As a writer, I have to learn to write first, speak later. To be willing to sit and listen to the sound of my voice on paper first is the most helpful thing I can do for my writing. After that, I need to read out loud in order to let my own ear hear what I'm doing. Once I've struggled to capture my experience on the page, I can turn to others for opinions or guffaws. Until then, it's like writing on the wind.

Susan Bono is trying to be heard without speaking in Petaluma, CA.

Searchlights Editor:

Susan Bono

Columnists:

Christine Falcone, David Samuel Johnson, Betty Rodgers

Susan Bono is a writing coach, editor and freelance writer whose work appears in newspapers, anthologies and the Internet. She has published Tiny Lights, a journal of personal essay, since 1995, along with its online counterpart here at tiny-lights.com. From 2000ó2005 she helped coordinate the Writer's Sampler series for the Sebastopol Center for the Arts. Her short essays and columns have appeared in various anthologies, magazines, newspapers and on the radio. Her most recent credits include Passager Magazine, Red Hills Review, the St. Petersburg Times, the Petaluma Argus Courier, the Anderson Valley Advertiser and KRCB radio's Word by Word.

Christine Falcone has been writing most of her life. Her work has appeared in print and online, and it has aired on public television and public radio. One of her writing goals for 2008 is to find an agent for her recently completed first novel, "This Is What I Know," which was named as a finalist in the William Faulkner Wisdom Creative Writing Competition out of New Orleans. She is currently in a new writing space, painted purple for inspiration, busily at work on another novel -- this one having to do with the nature of violence.

David Samuel Johnson was reared on a mountain in Arkansas. He lived the bohemian lifestyle in the Ozarks as a hillbilly vagabond, traversing the mountainside shirtless and most of the time shoeless, exploring the sensuality of the aromatic, organic-rich soil of the forest floor or the harsh poetry of greenbriers twined around a devilís-walking-stick. As a kid he wanted to be a writer and own a snake farm when he grew up. His Mama knew she couldn't dissuade him from either goal. When he brought a poisonous copperhead snake home in his pocket, she bought him a book about snakes so heíd know which ones he could bring home and which ones to leave behind. When he wrote his first poem to a girl in kindergarten, she showed him how to use a dictionary so he could spell the word "beautiful." David's goal of a snake farm and the love of his mountain have manifested into a PhD in ecology. Davidís dream of writing has evolved from his first poem in kindergarten to essays in newspapers to interview articles in magazines and columns in this journal. He is living a beautiful dream, some of which you can glimpse below.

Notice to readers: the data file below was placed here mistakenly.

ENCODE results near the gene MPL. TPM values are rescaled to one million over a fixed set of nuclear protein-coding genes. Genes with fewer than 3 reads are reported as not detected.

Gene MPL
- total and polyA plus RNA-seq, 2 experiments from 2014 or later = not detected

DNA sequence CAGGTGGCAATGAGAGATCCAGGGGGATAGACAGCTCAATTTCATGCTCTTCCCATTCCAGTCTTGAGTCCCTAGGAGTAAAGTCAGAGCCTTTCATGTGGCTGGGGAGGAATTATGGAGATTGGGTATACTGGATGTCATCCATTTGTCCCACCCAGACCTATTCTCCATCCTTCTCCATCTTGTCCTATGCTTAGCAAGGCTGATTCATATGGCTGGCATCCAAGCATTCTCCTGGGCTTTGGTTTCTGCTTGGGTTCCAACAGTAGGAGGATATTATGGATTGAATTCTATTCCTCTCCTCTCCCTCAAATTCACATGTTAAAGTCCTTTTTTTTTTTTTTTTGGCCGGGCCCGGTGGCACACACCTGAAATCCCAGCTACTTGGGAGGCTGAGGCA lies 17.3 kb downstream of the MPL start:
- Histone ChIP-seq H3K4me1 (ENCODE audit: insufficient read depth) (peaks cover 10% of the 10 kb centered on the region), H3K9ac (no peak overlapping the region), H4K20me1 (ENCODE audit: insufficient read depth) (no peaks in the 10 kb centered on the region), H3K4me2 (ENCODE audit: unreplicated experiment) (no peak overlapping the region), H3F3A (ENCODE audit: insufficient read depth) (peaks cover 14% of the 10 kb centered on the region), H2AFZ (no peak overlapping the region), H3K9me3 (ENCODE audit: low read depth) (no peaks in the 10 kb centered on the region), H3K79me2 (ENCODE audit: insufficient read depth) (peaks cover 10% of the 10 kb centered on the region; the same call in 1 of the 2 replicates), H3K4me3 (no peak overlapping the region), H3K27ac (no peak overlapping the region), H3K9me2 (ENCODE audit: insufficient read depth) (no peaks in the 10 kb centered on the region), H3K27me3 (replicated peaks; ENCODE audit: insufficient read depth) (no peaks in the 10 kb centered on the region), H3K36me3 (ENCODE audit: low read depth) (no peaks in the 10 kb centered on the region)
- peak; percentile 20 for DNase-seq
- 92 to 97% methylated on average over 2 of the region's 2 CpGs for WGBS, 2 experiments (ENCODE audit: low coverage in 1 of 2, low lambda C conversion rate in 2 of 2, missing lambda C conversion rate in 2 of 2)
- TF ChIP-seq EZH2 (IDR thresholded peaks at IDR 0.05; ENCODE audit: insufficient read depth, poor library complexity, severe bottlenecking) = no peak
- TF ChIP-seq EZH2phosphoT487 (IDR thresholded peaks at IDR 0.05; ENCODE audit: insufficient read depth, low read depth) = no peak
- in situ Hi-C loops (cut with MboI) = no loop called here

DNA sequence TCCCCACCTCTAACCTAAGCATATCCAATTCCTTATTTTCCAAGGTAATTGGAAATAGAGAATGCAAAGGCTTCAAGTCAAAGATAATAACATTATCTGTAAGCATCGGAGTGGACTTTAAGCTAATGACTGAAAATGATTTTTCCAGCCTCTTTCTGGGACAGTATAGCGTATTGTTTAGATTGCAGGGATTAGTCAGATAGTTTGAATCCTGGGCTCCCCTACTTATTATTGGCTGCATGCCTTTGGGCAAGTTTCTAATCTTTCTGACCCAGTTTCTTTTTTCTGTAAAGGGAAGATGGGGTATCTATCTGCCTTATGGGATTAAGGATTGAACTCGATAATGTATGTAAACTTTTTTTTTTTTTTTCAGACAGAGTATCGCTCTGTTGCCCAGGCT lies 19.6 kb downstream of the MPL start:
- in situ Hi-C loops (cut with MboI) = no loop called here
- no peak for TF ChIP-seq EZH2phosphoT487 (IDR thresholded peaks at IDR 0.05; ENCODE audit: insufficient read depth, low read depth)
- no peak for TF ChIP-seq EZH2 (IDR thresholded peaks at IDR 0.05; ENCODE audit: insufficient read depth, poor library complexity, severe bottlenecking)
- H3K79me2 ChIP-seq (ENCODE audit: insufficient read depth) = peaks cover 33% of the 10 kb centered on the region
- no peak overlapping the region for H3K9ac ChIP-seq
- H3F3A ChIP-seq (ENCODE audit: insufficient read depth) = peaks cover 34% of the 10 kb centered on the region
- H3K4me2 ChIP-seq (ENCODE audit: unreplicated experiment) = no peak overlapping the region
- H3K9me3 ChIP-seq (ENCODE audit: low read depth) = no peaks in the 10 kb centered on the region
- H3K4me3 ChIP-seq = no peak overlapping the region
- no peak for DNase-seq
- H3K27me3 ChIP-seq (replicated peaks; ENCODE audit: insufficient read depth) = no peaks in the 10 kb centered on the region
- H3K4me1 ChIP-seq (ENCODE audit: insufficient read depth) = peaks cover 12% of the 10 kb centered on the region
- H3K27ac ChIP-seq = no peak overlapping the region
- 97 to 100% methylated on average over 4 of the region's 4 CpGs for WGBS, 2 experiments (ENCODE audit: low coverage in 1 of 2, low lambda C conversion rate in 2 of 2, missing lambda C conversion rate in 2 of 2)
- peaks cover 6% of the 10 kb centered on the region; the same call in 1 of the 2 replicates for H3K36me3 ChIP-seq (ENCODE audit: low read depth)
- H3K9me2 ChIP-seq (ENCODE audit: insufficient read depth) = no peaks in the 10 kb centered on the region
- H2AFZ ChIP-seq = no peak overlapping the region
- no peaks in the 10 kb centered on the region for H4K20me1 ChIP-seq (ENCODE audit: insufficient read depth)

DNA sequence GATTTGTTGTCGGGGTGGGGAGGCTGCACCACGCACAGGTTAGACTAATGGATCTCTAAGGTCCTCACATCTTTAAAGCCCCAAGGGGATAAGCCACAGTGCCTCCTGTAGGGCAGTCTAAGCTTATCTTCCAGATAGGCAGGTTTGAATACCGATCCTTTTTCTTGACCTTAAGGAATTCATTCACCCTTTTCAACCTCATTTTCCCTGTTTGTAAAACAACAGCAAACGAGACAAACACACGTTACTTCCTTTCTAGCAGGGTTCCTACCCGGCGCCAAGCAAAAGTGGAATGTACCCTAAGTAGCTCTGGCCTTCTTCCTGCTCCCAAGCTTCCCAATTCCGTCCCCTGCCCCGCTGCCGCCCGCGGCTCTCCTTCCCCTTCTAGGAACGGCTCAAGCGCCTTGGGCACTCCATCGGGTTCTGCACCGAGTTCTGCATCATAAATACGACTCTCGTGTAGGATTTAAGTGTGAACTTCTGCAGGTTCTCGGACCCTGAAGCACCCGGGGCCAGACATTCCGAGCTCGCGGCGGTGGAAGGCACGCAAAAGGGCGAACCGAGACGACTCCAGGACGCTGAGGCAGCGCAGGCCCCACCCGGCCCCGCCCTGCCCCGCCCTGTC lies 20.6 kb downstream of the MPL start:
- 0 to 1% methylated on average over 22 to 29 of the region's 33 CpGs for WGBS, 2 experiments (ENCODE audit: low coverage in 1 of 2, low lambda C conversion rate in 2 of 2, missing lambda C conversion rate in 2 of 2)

David the Writer

David the Scientist

Betty Rodgers and her husband, Ken, live and watch birds in Boise, Idaho. A transplant among transplants, she has chosen to learn the local landscape through the lens of her Pentax K10D. Her writing career began at an early age when she wrote plays and coerced her boy cousins to perform them. She has enjoyed a life-long affair with journalism, writing for the Sacramento Bee, the Cloudcroft Mountain Monthly, the Sebastopol Times and News, and the Boise Weekly. Born in Steinbeck Country, she has also lived in Maine and New Mexico. Betty publishes a bi-monthly online newsletter for Idaho writers, a labor of love inspired by Terry Ehret. In 2006, she published A Mano, a book of poetry by the late Vince Pedroia.

Thanks to all who participated this month. It's good to know you're out there! We're looking forward to hearing from you and those you inspired sometime soon! Check this column each month to see what's new. Return to Searchlights & Signal Flares menu for future topics and guidelines.